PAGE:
Article thumbnail

Migrant Business Networks and FDI

By Marina Murat and Sara Flisi

Abstract

This paper studies the effects of migration on the bilateral FDI of four European countries, Germany, Italy, France and the U.K. It is based on four distinct datasets with time spans going from 1990 to 2004. It focuses on the impact on FDI of skilled and less-skilled immigrants and on the networks’ ties with the less developed countries. Results are that the effects of skilled immigrants are positive and robust for both inward and outward FDI, and that networks linked to the developing countries mostly have stronger effects on the outward FDI than those related to the developed economies.Migrant Business Networks, Skills, FDI

OAI identifier:

To submit an update or takedown request for this paper, please submit an Update/Correction/Removal Request.

Suggested articles

Citations

  1. (2001). Business and social networks in international trade”,
  2. (2003). Diasporas and development: Theory, evidence and programmatic implications”, mimeo,
  3. (2006). Emigrants and immigrants networks in FDI”, Dipartimento di Economia, Working Paper 546, http://www.dep.unimore.it/materiali_discussione.asp, forthcoming in Applied Economics Letters.
  4. (2003). Ethnic Chinese networks and international investment: evidence from inward FDI in China”,
  5. (2005). Ethnic Networks
  6. (1994). Immigrant links to the home country: empirical implications for U.S. bilateral trade flows”,
  7. (2002). Immigration and the Trade of provinces,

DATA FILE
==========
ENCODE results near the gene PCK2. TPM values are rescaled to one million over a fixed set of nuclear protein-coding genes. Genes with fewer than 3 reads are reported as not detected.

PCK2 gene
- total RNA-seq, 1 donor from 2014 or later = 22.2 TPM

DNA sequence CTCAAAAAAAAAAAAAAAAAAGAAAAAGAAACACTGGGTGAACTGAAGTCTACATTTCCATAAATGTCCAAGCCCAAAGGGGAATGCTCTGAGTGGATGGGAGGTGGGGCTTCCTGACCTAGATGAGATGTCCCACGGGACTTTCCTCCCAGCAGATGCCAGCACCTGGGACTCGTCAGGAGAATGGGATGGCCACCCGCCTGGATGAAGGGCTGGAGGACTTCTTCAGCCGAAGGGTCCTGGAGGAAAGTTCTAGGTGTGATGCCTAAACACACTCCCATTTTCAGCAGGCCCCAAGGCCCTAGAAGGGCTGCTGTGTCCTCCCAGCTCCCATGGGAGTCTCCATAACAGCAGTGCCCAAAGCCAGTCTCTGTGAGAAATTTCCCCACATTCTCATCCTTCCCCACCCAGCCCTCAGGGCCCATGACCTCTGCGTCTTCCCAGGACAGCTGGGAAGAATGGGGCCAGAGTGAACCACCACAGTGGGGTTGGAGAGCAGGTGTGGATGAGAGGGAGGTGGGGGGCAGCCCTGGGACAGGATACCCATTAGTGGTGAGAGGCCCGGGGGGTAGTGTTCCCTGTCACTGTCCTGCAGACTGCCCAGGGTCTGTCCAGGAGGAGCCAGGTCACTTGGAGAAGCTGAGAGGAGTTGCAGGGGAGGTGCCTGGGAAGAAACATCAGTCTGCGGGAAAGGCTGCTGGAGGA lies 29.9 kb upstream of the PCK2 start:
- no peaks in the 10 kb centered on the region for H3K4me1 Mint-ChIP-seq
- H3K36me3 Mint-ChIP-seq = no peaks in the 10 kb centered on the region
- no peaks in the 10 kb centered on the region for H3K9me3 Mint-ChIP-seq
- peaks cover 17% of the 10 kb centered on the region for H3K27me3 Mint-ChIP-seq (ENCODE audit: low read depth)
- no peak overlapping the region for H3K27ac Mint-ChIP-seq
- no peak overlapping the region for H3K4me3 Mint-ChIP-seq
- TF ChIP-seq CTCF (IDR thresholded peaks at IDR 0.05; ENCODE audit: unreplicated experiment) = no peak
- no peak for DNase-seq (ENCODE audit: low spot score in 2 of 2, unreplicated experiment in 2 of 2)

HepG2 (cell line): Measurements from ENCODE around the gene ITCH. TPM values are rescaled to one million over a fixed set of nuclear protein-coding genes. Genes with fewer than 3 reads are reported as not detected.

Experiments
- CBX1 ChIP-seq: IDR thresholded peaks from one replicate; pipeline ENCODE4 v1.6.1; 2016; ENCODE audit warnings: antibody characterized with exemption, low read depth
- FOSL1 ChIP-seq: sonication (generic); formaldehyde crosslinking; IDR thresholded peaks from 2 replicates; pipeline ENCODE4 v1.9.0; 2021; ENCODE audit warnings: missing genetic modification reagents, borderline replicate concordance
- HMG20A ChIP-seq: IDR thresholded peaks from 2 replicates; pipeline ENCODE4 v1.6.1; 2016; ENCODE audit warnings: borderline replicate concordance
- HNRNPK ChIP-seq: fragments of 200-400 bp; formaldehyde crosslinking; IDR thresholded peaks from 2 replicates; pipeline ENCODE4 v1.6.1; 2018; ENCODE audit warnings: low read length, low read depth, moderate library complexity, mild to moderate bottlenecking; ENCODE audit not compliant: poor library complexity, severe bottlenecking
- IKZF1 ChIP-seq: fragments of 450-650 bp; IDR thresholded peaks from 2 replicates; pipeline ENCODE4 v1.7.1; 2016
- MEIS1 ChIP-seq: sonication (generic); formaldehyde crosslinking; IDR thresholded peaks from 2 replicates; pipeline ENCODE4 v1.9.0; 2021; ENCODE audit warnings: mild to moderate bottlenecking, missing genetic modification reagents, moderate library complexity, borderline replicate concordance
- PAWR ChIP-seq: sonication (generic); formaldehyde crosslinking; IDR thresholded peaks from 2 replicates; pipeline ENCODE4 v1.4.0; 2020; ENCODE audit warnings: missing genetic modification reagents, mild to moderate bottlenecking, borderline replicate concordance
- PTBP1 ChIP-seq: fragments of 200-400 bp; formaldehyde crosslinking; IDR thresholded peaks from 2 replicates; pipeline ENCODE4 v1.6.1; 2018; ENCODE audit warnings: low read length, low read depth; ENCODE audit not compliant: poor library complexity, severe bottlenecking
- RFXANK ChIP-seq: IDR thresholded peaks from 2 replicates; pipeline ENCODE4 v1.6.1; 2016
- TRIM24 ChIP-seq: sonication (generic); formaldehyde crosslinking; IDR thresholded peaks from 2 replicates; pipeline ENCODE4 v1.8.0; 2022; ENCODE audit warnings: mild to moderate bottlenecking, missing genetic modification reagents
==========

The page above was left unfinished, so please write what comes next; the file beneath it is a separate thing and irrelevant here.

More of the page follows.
8. (1998). Immigration and trade creation: econometric evidence from Canada”,
  9. (2006). International labor and capital flows: Complements or substitutes?”, mimeo,
  10. (2005). Migration, Trade and Foreign Direct Investment in Mexico”, The World Bank Economic Review,
  11. (2003). Overcoming informational barriers to international resource allocation: Prices and Ties”,
  12. (2006). Skilled migration and business networks”, mimeo, Université Catholique de Louvain.
  13. (2006). The impact of Corruption and Language on the Pro-Trade effect of Immigrants: Evidence from the American States”,
  14. (2002). The link between immigration and trade: evidence from the UK”,
  15. (1999). The Rybczynski Theorem, Factor-Price Equalization and Immigration: Evidence from U.S.
  16. (2006). Venables (2004) “Multinational firms in the world economy”,
  17. (2004). Which Countries Export FDI, And How Much?”, CEPR discussion paper n.
  18. (1990). Why Doesn't Capital Flow from Rich to Poor Countries?”,
  19. (2006). Why doesn’t capital flow from rich to poor countries? An empirical investigation”,